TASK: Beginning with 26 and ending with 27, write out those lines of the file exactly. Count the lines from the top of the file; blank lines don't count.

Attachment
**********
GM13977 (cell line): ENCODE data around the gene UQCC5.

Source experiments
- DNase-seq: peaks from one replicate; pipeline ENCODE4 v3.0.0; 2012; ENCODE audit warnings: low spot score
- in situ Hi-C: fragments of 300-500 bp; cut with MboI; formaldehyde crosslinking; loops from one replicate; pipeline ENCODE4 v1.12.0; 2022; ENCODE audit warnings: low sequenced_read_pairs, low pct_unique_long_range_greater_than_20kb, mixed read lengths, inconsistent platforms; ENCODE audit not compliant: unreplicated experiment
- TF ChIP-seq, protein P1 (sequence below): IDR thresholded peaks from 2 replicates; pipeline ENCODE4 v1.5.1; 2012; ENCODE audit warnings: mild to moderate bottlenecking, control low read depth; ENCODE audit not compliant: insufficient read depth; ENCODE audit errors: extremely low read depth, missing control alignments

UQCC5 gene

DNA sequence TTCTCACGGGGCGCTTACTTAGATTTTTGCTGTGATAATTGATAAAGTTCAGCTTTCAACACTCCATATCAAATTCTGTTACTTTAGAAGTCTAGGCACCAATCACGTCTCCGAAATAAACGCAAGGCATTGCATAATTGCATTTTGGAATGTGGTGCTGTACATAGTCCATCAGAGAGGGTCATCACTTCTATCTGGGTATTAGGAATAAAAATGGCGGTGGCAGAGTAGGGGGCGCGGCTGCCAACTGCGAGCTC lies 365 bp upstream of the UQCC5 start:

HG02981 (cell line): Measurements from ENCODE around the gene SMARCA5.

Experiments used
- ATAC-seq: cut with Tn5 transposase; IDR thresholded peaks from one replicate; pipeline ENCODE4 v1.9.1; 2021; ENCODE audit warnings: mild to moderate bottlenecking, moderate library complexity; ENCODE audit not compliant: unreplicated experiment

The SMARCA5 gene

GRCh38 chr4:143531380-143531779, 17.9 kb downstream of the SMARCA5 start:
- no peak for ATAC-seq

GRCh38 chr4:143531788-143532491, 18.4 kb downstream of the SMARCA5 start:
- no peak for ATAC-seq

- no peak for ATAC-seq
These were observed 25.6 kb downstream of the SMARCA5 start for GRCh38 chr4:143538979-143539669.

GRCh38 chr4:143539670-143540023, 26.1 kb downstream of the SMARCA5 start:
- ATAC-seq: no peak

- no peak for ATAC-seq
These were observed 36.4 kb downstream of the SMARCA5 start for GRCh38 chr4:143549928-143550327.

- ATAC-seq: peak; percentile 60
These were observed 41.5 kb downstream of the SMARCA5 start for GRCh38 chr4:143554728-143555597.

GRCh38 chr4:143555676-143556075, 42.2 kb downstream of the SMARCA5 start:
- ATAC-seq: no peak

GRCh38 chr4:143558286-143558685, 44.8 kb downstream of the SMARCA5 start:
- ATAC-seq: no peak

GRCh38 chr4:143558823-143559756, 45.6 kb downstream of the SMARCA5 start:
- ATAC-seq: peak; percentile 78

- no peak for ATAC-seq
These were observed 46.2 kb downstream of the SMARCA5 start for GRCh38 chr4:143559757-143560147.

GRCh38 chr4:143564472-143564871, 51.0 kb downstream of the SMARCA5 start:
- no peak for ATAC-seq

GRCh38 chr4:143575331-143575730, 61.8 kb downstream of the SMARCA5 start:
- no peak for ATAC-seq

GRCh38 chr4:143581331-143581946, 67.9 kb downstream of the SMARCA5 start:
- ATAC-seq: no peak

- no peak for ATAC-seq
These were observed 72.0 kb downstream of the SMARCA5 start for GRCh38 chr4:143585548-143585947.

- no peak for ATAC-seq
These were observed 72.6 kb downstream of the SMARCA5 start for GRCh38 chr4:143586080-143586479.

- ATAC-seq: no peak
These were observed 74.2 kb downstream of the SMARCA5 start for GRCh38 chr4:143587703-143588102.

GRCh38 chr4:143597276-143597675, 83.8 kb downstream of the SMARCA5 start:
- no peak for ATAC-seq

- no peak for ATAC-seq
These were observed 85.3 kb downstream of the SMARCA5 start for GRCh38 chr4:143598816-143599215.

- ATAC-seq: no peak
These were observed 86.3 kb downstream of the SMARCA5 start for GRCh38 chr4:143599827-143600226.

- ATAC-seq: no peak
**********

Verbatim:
GRCh38 chr4:143558286-143558685, 44.8 kb downstream of the SMARCA5 start:
- ATAC-seq: no peak